On Friday, February 10, 2017, U.S. Secretary of Education Betsy DeVos sent to state superintendents a letter regarding the formulation of Every Student Succeeds Act (ESSA) plans.
In short, she notes that the ESSA guidance composed under the direction of former US Ed Sec John King could be scrapped by Congress but that states should continue drafting plans knowing that any revised ESSA guide will include fewer requirements, not more.
In her February 10, 2017, letter, DeVos also offers what appears to be an olive leaf to Senator Patty Murray (D-WA) by specifically mentioning education of homeless youth, a major concern of Murray’s. (Prior to DeVos’ confirmation, Murray asked DeVos numerous questions in writing about the care of homeless youth; Murray also voted against DeVos’ confirmation.)
February 10, 2017
Dear Chief State School Officer:
Thank you for the important work you and stakeholders in your State are engaged in to develop new State plans and transition to the Every Student Succeeds Act (ESSA), which reauthorized the Elementary and Secondary Education Act of 1965 (ESEA). I am writing today to assure you that I fully intend to implement and enforce the statutory requirements of the ESSA. Additionally, I want to provide you with an update on the timeline, procedures, and criteria under which a State Educational Agency (SEA) may submit a State plan, including a consolidated State plan, to the Department. States should continue to follow the timeline for developing and submitting their State plans to the Department for review and approval.
On November 29, 2016, the Department issued final regulations regarding statewide accountability systems and data reporting under Title I of the ESEA, as amended by the ESSA, and the preparation of State plans, including consolidated State plans. However, in accordance with the memorandum of January 20, 2017, from the Assistant to the President and Chief of Staff, titled “Regulatory Freeze Pending Review,” published in the Federal Register on January 24, 2017, the Department has delayed the effective date of regulations concerning accountability and State plans under the ESSA until March 21, 2017, to permit further review for questions of law and policy that the regulations might raise. Additionally, Congress is currently considering a joint resolution of disapproval under the Congressional Review Act (CRA) (5 U.S.C. §§ 801- 808) to overturn these regulations. If a resolution of disapproval is enacted, these regulations “shall have no force or effect.”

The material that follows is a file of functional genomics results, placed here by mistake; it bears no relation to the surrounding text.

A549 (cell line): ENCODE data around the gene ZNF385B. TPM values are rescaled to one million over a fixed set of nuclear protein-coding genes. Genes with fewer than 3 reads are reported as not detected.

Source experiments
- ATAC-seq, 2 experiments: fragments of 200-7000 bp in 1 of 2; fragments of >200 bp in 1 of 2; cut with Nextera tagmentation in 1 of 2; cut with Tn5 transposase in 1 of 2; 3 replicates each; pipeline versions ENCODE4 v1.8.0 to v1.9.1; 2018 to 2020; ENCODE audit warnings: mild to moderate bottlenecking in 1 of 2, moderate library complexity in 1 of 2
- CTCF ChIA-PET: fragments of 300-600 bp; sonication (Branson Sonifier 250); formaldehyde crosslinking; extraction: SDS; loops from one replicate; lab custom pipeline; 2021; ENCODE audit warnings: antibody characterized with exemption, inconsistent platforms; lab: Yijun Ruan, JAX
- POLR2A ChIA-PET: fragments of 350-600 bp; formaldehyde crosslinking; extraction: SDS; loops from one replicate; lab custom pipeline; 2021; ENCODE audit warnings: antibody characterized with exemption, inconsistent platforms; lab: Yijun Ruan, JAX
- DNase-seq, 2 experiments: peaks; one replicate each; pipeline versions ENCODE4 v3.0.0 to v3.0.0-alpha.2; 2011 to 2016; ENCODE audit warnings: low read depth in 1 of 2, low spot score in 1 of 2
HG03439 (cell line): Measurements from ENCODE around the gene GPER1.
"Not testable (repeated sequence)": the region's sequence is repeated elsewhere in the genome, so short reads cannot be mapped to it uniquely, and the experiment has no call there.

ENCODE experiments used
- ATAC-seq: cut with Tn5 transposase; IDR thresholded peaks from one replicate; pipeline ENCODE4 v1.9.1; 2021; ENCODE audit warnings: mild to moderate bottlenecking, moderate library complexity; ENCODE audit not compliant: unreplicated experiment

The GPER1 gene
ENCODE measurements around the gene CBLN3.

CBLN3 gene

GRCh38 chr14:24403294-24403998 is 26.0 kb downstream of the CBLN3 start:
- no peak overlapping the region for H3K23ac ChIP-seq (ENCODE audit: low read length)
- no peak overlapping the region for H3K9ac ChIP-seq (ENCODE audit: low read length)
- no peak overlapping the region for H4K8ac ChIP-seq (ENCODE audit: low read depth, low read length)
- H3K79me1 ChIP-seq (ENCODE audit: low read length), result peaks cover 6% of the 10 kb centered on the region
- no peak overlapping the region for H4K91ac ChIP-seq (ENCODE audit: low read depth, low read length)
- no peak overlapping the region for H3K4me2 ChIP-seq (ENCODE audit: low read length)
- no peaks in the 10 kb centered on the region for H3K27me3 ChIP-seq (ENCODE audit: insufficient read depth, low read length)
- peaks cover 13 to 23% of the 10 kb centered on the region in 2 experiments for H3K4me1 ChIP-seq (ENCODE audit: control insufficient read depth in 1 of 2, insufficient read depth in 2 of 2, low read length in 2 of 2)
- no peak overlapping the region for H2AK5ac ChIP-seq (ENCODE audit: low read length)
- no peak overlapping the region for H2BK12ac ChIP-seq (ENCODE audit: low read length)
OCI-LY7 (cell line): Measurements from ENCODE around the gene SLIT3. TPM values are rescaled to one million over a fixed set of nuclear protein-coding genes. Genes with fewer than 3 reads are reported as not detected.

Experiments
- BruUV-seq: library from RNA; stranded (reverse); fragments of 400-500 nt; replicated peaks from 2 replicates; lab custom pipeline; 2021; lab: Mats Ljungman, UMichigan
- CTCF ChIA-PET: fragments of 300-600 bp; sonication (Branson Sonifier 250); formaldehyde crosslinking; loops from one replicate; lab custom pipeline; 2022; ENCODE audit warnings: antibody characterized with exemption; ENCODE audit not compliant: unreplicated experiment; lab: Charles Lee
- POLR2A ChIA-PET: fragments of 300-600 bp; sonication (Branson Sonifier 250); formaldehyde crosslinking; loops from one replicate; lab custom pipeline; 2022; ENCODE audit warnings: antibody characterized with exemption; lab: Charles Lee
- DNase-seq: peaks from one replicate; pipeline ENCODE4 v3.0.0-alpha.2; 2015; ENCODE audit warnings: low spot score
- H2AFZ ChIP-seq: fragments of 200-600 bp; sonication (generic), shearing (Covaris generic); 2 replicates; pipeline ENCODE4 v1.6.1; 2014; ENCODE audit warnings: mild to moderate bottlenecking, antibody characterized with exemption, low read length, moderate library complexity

In a Dear Colleague Letter dated November 29, 2016, the Department notified SEAs that it would accept consolidated State plans on two dates: April 3 or September 18, 2017. The Department also released a Consolidated State Plan Template that States were required to use if they submit a consolidated State plan. Due to the regulatory delay and review, and the potential repeal of recent regulations by Congress, the Department is currently reviewing the regulatory requirements of consolidated State plans, as reflected in the current template, to ensure that they require only descriptions, information, assurances, and other materials that are “absolutely necessary” for consideration of a consolidated State plan, consistent with section 8302(b)(3) of the ESEA. In doing so, the Department, in consultation with SEAs as well as other State and local stakeholders, will develop a revised template for consolidated State plans that meets the “absolutely necessary” requirement by March 13, 2017. The Department may also consider allowing a State or group of States to work together to develop a consolidated State plan template that meets the Department’s identified requirements through the Council of Chief State School Officers.
The regulatory delay and review, and the potential repeal of recent regulations by Congress, should not adversely affect or delay the progress that States have already made in developing their State plans and transitioning to the ESSA. The Department will be notifying States and the public of the revised template once it becomes available. In the meantime, States should continue their work in engaging with stakeholders and developing their plans based on the requirements under section 8302(b)(3) of the ESEA. In doing so, States may consider using the existing template as a guide, as any revised template will not result in descriptions, information, assurances, or other materials that States will be required to provide other than those already required under the ESEA. The Department will still accept consolidated State plans on April 3 or September 18, 2017.